Clinical Overview of the Immune System
The immune system works hard to defend you from pathogens, including bacteria and viruses. It’s made up of leukocytes (white blood cells), proteins, and other tissues, including the lymphatic system. When it’s not fighting infection, the lymphatic system is busy draining excess fluid from the body’s tissues and removing debris from that fluid.
Beginning with red bone marrow and leukocytes
Red bone marrow is the soft part inside certain bones. Red bone marrow makes red blood cells and platelets that are important for the cardiovascular system, and it also makes leukocytes, which are part of the immune system.
Different types of leukocytes exist: lymphocytes, which identify and remember enemy microorganisms to help the body destroy them, phagocytes, which chew up those microorganisms, and basophils, which are involved with allergies and inflammation.
Fighting infection with lymphocytes
One group of leukocytes consists of lymphocytes, and you can break them down into two types: B cells and T cells. After they’re born in the red bone marrow, some lymphocytes stay in the bone and others leave to seek out the thymus.
B cells: Cells that stay in the bone marrow to fully mature
T cells: Cells that travel to the thymus
So what exactly do B cells and T cells do? They start the war against antigens, foreign invaders such as bacteria or viruses in the body. When antigens are detected by any of the lymphocytes, the B cells are stimulated to produce antibodies, which are proteins that attach themselves to those antigens. Together they form complexes called the antigen-antibody complexes. Although the antibodies find the antigens, they can’t kill them, so the T cells come in to help. The T cells call in phagocytes to help finish off the invaders, and then the phagocytes help clean up.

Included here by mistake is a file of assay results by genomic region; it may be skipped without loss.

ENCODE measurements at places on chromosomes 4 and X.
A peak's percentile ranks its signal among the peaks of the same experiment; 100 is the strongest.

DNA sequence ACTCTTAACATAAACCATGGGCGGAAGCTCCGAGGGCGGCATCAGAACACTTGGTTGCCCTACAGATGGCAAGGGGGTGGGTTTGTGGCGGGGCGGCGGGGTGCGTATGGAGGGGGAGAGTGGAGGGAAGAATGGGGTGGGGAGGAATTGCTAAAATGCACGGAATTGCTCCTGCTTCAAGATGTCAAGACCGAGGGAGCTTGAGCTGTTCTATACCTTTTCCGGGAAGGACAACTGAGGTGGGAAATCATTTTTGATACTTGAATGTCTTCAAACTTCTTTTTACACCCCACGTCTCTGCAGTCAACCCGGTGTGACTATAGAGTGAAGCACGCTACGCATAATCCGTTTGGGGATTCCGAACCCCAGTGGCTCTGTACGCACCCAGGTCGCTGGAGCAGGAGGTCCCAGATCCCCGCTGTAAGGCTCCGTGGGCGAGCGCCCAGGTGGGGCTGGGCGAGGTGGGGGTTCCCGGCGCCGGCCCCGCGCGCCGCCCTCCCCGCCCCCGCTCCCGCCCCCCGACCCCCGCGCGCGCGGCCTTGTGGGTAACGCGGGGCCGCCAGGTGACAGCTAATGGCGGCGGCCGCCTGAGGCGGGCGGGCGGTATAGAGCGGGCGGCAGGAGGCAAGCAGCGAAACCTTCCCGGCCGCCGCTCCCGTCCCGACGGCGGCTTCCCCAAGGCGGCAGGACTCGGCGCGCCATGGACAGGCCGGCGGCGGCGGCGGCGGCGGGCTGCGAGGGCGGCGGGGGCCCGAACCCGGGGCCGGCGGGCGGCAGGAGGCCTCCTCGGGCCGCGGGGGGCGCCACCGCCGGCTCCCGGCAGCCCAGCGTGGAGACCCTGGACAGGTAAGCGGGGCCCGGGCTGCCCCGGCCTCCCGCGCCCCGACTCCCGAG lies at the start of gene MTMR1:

The antibodies stay in your body, so if the antigens they’re specifically targeted for return, they’re ready to destroy them as soon as they show up. You become immune to diseases such as chicken pox and measles through this sensitization.
Binging on bacteria with phagocytes
Phagocyte means a cell that eats. Phagocytes, a type of white blood cell, engulf foreign particles such as bacteria by a process called phagocytosis. Phagocytes come in three types:
Neutrophils: This type of phagocyte is the most common. They’re small and contain granules, so they’re sometimes referred to as neutrophil granulocytes. They eat up (or in other words, phagocytize) bacteria.
Eosinophils: These phagocytes are also granulocytes. They destroy the complexes formed by antigens and antibodies. Eosinophils are also important in fighting foreign invaders like parasites. They’re also active during allergic reactions.
Monocytes: These cells are immature macrophages (large cells that eat). A large number of monocytes are stored in the spleen. The macrophages phagocytize enemy cells and produce cytokines (cell-signaling proteins) that communicate with other cells. They also help T cells recognize antigens.
Controlling histamines with basophils
One other type of white blood cell isn’t a phagocyte or lymphocyte (but is a granulocyte). It’s called the basophil, and it’s involved in inflammatory reactions, allergies, and parasitic infections. Basophils release histamines that increase blood flow to tissues, but they’re also responsible for some of the symptoms of allergies.
Allergies are an exaggerated immune response to allergens. Allergens, like antigens, are foreign substances, but they’re generally not harmful. In a person with allergies, the allergen stimulates an immune response that is triggered by the release of the histamine from basophils and eosinophils (a type of phagocyte). Histamine causes the symptoms associated with allergies, including itchy, watery eyes and a runny nose. Antihistamine drugs attempt to block the effects of histamines.